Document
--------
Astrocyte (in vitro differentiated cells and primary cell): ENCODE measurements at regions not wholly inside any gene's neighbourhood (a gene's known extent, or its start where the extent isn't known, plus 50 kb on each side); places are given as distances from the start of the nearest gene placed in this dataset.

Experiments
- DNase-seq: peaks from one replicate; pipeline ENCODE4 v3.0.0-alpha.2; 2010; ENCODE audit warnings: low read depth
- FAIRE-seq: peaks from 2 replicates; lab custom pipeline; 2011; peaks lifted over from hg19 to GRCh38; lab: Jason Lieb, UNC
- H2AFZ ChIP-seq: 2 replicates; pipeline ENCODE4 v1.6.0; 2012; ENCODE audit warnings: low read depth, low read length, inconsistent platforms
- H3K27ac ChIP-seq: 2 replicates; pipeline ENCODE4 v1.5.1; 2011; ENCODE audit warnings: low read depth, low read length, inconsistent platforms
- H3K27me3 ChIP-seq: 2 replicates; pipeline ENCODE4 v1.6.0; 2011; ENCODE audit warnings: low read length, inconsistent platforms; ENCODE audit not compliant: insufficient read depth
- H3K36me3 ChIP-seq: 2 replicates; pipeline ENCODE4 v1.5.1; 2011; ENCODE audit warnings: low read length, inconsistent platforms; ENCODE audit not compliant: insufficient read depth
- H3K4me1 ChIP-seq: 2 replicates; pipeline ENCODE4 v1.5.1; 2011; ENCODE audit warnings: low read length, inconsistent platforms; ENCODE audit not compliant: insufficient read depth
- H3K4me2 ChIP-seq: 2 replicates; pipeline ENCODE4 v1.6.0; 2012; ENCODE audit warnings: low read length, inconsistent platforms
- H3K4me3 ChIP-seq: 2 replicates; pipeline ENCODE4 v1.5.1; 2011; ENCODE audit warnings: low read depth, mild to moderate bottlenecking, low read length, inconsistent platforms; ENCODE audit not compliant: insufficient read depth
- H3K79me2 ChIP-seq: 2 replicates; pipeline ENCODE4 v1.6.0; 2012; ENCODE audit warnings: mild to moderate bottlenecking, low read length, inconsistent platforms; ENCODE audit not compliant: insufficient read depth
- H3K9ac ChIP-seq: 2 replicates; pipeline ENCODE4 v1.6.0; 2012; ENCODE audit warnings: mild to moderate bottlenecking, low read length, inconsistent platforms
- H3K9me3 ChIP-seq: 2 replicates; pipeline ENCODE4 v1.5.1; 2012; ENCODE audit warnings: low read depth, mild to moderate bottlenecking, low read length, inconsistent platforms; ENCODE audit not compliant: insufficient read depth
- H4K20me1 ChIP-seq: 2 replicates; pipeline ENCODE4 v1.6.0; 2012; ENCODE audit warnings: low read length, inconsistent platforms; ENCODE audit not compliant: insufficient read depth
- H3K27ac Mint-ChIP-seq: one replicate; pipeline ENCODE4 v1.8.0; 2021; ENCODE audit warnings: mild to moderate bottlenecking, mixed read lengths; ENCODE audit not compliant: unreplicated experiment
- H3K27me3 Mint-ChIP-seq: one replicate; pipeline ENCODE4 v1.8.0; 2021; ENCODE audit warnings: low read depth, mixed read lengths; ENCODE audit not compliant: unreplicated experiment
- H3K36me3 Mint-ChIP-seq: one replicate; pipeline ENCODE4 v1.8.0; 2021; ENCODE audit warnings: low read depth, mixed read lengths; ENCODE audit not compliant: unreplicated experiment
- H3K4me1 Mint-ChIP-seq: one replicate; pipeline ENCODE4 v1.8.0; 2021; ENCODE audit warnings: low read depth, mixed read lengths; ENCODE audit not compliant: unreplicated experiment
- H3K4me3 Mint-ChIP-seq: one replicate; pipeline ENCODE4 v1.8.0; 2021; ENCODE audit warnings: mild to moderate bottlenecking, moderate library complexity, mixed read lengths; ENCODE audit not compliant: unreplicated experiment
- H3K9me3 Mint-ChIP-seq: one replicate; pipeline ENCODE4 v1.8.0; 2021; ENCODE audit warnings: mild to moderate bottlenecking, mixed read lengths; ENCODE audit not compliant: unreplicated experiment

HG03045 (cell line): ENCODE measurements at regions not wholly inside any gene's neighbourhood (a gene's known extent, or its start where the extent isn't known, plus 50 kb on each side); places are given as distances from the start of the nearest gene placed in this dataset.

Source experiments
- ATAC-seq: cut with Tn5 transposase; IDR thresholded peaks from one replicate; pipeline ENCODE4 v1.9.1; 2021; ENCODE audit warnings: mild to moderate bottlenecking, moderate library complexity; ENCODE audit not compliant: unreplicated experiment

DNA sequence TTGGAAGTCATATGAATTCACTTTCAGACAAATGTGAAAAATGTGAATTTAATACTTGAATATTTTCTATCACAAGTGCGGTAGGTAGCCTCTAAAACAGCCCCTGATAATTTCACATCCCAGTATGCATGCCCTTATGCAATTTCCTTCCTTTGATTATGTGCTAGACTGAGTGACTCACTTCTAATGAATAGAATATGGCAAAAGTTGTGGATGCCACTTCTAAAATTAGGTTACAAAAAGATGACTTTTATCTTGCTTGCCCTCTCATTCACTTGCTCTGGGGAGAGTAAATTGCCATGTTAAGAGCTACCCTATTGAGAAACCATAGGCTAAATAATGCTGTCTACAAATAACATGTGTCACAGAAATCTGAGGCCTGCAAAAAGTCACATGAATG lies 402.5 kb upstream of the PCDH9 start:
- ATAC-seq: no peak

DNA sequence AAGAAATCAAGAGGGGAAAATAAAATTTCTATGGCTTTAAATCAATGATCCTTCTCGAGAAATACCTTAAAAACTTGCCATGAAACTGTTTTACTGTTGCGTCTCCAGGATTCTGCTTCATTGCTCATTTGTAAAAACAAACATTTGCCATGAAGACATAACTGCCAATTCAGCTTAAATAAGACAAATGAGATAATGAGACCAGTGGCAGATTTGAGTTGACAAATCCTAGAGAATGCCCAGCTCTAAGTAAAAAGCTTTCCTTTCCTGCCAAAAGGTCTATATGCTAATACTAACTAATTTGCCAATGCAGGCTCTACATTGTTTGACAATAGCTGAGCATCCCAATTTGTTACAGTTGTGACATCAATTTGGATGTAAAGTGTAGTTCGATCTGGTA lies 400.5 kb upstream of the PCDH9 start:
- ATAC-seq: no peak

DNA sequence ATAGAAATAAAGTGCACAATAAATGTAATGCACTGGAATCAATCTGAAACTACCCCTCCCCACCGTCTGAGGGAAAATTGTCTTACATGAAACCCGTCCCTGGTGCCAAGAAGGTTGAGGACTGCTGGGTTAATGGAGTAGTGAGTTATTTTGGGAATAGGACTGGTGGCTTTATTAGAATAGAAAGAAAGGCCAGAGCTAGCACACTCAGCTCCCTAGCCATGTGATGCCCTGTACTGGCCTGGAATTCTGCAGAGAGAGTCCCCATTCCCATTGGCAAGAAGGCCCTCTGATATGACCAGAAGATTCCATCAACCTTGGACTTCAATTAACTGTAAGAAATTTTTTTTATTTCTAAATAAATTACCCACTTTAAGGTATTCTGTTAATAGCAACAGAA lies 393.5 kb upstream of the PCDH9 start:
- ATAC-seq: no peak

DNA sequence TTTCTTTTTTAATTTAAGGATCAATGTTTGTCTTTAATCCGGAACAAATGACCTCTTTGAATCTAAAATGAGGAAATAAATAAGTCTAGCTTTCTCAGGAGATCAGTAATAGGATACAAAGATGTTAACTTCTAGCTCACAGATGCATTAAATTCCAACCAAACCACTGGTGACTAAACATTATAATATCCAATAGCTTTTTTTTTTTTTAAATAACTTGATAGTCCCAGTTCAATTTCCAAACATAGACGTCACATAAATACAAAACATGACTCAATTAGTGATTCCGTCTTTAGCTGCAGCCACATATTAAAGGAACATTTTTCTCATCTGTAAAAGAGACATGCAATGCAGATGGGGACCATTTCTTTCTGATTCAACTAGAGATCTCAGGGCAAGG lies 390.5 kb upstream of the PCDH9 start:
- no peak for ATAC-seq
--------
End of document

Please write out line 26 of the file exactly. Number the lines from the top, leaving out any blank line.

- ATAC-seq: no peak